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"Cognitive training" plasticity

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https://www.readbyqxmd.com/read/28747878/transcranial-electric-stimulation-can-impair-gains-during-working-memory-training-and-affects-the-resting-state-connectivity
#1
Annie Möller, Federico Nemmi, Kim Karlsson, Torkel Klingberg
Transcranial electric stimulation (tES) is a promising technique that has been shown to improve working memory (WM) performance and enhance the effect of cognitive training. However, experimental set up and electrode placement are not always determined based on neurofunctional knowledge about WM, leading to inconsistent results. Additional research on the effects of tES grounded on neurofunctional evidence is therefore necessary. Sixty young, healthy, volunteers, assigned to six different groups, participated in 5 days of stimulation or sham treatment...
2017: Frontiers in Human Neuroscience
https://www.readbyqxmd.com/read/28736309/neural-interactions-mediating-conflict-control-and-its-training-induced-plasticity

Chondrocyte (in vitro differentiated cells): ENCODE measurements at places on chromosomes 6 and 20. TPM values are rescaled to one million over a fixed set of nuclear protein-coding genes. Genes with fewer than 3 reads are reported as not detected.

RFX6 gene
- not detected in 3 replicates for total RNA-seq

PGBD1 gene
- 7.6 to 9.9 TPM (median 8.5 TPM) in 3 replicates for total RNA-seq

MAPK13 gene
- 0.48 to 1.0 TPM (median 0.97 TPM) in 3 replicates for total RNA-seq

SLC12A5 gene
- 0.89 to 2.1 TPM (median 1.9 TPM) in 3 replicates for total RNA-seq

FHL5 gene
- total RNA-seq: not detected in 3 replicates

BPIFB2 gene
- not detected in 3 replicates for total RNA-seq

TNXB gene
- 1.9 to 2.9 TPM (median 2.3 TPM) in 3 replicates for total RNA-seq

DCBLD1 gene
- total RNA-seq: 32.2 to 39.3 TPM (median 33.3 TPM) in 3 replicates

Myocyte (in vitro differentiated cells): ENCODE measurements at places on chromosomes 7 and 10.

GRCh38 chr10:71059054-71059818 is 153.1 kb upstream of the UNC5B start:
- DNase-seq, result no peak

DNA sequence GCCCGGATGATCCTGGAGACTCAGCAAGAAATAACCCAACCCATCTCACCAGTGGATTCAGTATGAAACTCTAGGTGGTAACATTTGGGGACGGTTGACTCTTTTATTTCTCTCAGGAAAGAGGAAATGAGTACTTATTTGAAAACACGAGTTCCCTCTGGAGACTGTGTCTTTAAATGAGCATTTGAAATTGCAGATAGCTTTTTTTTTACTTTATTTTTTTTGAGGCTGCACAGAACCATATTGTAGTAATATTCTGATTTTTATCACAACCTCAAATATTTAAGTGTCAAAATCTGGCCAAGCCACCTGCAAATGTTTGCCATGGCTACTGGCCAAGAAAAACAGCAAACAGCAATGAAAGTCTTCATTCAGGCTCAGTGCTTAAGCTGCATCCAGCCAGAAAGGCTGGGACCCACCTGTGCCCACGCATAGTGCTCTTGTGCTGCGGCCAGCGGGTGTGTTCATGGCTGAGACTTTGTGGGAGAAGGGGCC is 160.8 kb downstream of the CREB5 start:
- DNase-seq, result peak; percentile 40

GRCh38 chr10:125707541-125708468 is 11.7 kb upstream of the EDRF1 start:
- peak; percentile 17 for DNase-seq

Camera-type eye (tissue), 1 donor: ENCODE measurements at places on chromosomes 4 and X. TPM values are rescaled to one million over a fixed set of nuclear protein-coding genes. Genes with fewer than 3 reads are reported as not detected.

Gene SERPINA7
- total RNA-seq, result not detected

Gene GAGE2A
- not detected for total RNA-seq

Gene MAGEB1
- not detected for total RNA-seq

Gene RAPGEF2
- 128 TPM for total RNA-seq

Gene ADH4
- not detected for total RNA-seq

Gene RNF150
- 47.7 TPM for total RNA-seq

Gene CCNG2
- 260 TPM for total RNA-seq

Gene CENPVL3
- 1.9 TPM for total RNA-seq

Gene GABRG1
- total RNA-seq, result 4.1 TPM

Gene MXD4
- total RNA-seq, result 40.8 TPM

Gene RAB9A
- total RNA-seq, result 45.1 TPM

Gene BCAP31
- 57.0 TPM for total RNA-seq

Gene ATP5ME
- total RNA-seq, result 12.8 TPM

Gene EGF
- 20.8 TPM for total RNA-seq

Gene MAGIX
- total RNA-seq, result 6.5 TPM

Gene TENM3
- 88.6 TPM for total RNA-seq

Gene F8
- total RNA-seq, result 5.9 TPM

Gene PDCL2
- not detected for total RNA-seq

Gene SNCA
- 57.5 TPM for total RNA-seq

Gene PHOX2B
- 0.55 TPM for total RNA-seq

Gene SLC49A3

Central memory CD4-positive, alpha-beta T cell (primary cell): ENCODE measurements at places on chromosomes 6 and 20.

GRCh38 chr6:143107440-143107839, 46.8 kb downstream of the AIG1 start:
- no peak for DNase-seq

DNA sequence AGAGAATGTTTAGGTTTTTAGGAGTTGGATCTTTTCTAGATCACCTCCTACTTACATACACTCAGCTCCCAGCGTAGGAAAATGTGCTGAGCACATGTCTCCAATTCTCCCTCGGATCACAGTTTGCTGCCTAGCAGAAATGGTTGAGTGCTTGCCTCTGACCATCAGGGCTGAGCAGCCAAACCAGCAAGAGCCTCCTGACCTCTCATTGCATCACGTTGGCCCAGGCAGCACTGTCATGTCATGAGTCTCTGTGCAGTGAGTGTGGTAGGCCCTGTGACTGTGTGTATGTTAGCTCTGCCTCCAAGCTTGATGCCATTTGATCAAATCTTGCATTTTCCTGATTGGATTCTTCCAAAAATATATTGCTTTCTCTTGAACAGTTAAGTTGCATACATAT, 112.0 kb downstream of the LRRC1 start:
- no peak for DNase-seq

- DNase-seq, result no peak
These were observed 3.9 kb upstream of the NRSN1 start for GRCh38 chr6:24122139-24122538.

#2
Min Hu, Xiangpeng Wang, Wenwen Zhang, Xueping Hu, Antao Chen
Cognitive control is of great plasticity. Training programs targeted on improving it have been suggested to yield neural changes in the brain. However, until recently, the relationship between training-induced brain changes and improvements in cognitive control is still an open issue. Besides, although the literature has attributed the operation of cognitive control to interactions between large-scale networks, the neural pathways directly associated with it remain unclear. The current study aimed to examine these issues by focusing on conflict processing...
July 20, 2017: NeuroImage
https://www.readbyqxmd.com/read/28689758/white-matter-microstructure-predicts-cognitive-training-induced-improvements-in-attention-and-executive-functioning-in-schizophrenia
#3
Karuna Subramaniam, Jeevit Gill, Melissa Fisher, Pratik Mukherjee, Srikantan Nagarajan, Sophia Vinogradov
We examined the relationship between white matter microstructure in schizophrenia using diffusion tensor imaging (DTI) and cognitive improvements induced by 70h (~16weeks) of cognitive training. We measured anatomical connectivity in 48 patients with schizophrenia (SZ) and 28 healthy control participants (HC) at baseline, and then examined the relationship between anatomical connectivity at baseline and training-induced cognitive gains in 30 SZ who performed diffusion imaging after completing 70h of training...
July 6, 2017: Schizophrenia Research
https://www.readbyqxmd.com/read/28638338/physical-exercise-with-music-reduces-gray-and-white-matter-loss-in-the-frontal-cortex-of-elderly-people-the-mihama-kiho-scan-project
#4
Ken-Ichi Tabei, Masayuki Satoh, Jun-Ichi Ogawa, Tomoko Tokita, Noriko Nakaguchi, Koji Nakao, Hirotaka Kida, Hidekazu Tomimoto